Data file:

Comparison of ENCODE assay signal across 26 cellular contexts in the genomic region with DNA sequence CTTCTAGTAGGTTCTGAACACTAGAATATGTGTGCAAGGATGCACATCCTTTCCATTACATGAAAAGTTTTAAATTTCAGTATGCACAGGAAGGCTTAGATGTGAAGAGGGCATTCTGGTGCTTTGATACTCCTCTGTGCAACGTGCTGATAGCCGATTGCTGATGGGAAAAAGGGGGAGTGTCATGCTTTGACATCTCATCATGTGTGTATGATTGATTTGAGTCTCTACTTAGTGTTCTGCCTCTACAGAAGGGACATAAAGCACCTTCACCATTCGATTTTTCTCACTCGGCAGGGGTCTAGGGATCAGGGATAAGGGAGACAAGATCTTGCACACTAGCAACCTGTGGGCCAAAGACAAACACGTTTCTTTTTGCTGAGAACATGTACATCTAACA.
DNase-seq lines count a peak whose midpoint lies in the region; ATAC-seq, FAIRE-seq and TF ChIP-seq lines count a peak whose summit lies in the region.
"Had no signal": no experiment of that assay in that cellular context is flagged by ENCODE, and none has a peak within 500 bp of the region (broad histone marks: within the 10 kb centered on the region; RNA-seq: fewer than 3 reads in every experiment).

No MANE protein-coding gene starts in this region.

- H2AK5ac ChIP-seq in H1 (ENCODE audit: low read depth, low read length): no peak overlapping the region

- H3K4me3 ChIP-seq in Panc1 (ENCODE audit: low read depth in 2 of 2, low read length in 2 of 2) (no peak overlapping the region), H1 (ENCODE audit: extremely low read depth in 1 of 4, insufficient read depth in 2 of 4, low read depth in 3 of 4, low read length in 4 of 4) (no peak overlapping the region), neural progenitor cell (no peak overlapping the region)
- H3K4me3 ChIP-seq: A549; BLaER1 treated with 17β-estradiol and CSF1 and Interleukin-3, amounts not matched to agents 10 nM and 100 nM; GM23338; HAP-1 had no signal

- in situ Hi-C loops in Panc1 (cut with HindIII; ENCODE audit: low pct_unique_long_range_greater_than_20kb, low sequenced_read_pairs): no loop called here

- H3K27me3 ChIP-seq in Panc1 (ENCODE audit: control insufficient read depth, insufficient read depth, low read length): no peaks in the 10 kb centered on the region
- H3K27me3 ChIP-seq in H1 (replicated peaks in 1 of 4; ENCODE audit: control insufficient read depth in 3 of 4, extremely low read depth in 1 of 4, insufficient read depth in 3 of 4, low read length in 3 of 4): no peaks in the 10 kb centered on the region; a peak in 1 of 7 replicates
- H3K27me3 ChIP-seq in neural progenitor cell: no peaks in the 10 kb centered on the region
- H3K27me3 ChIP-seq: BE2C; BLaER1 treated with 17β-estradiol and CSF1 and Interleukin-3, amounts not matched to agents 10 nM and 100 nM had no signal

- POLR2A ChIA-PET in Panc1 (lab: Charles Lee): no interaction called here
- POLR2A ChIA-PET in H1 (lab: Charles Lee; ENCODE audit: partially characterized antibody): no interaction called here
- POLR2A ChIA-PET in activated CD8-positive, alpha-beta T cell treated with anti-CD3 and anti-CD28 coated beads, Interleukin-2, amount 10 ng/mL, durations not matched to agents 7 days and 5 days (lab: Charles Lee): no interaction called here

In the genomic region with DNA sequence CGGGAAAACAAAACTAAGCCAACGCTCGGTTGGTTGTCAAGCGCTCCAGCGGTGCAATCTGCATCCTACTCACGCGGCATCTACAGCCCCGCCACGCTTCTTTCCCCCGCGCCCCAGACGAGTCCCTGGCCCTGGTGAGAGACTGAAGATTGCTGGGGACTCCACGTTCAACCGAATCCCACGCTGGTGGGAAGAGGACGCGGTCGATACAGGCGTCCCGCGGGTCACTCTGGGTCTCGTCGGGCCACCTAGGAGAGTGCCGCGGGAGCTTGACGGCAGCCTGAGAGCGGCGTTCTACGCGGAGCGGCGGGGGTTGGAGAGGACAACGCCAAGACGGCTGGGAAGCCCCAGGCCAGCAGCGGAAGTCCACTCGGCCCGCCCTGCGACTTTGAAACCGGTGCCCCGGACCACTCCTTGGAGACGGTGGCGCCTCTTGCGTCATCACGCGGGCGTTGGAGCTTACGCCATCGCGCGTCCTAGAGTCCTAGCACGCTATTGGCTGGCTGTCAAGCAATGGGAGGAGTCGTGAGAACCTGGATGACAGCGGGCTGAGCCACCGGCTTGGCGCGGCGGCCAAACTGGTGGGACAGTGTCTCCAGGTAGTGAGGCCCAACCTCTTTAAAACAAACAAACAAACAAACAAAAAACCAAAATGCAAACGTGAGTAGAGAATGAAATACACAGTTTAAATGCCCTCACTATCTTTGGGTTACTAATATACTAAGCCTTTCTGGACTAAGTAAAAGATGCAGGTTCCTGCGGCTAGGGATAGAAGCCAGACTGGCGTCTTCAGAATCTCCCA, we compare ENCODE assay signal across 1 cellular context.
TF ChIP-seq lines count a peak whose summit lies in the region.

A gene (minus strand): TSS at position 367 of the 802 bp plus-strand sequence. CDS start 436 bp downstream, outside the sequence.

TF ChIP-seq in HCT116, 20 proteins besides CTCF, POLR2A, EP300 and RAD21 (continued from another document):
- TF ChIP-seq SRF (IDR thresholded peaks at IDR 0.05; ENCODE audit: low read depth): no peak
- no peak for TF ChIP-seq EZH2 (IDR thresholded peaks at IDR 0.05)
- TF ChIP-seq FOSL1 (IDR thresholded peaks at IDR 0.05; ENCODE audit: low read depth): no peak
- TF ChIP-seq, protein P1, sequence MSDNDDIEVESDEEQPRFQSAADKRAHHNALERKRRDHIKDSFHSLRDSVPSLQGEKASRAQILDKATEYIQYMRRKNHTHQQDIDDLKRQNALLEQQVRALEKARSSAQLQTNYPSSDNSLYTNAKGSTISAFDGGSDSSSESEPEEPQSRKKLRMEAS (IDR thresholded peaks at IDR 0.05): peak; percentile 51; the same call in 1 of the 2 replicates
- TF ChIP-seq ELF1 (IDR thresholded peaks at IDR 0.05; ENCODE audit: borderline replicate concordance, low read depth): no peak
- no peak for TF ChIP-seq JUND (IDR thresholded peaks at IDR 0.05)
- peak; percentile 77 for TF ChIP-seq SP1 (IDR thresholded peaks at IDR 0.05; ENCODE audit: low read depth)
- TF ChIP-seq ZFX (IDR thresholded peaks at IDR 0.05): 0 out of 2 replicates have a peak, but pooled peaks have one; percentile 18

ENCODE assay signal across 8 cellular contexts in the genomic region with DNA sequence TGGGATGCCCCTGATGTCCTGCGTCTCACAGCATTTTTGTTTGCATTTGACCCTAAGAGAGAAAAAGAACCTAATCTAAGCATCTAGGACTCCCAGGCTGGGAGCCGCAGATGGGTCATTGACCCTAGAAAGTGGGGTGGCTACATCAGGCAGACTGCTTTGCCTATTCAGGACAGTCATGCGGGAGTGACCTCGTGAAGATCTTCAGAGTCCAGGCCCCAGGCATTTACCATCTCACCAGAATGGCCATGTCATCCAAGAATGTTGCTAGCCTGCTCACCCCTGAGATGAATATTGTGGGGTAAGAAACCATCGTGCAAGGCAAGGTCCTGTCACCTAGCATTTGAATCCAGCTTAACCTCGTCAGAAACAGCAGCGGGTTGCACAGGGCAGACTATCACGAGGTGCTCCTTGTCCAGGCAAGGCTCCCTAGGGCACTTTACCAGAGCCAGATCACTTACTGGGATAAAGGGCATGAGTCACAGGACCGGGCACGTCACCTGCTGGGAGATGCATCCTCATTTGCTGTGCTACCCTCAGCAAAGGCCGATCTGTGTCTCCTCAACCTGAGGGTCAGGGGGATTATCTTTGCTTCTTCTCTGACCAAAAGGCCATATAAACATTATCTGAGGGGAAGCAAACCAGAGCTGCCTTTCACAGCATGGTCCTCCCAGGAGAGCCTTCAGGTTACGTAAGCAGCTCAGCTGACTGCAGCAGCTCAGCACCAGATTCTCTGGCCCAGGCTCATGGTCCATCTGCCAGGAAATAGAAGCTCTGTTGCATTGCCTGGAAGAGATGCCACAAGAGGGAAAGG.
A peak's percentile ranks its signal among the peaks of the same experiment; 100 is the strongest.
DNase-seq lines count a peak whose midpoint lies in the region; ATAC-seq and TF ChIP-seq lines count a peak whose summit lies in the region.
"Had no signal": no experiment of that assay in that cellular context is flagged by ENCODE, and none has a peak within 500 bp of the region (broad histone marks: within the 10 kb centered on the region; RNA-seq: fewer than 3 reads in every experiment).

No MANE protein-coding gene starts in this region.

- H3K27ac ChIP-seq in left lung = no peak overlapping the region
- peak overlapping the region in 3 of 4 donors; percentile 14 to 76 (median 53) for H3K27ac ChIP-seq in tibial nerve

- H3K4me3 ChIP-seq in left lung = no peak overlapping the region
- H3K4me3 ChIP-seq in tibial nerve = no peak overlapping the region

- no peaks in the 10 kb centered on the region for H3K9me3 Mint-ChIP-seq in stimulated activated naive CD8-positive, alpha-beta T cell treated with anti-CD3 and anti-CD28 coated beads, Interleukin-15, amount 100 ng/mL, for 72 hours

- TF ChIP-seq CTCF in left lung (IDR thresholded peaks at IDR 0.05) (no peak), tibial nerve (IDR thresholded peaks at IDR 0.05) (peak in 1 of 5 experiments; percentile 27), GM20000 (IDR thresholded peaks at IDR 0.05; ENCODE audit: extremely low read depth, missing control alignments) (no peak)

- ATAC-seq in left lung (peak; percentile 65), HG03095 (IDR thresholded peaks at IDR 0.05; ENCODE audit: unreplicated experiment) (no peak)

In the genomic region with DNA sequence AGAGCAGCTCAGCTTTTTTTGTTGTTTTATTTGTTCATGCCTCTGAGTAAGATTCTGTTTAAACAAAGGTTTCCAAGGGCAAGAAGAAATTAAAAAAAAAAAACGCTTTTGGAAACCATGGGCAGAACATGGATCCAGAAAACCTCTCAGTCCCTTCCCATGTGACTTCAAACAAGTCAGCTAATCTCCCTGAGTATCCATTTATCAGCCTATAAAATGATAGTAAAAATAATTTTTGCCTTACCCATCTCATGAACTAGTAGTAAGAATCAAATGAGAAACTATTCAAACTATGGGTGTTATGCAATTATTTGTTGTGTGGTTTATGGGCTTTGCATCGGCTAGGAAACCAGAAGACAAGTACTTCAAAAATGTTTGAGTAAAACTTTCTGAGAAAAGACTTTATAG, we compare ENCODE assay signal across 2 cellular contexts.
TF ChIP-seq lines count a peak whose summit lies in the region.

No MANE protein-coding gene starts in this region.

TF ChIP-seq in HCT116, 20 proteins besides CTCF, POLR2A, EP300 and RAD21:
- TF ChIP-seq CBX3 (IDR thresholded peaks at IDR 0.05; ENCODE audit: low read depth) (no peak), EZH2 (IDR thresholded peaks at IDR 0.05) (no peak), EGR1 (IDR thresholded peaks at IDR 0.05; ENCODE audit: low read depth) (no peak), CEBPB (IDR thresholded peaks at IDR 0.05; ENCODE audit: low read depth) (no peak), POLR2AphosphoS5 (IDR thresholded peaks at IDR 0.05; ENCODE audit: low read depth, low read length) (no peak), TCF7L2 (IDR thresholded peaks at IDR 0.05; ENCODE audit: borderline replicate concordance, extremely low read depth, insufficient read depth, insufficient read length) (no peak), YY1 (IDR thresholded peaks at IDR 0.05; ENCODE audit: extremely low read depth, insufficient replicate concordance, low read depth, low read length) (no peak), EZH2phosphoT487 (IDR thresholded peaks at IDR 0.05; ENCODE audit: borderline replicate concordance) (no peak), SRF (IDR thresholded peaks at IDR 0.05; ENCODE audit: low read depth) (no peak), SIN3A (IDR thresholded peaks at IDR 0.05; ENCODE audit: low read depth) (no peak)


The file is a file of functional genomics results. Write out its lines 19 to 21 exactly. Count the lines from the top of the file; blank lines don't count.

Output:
TF ChIP-seq in HCT116, 20 proteins besides CTCF, POLR2A, EP300 and RAD21 (continued from another document):
- TF ChIP-seq SRF (IDR thresholded peaks at IDR 0.05; ENCODE audit: low read depth): no peak
- no peak for TF ChIP-seq EZH2 (IDR thresholded peaks at IDR 0.05)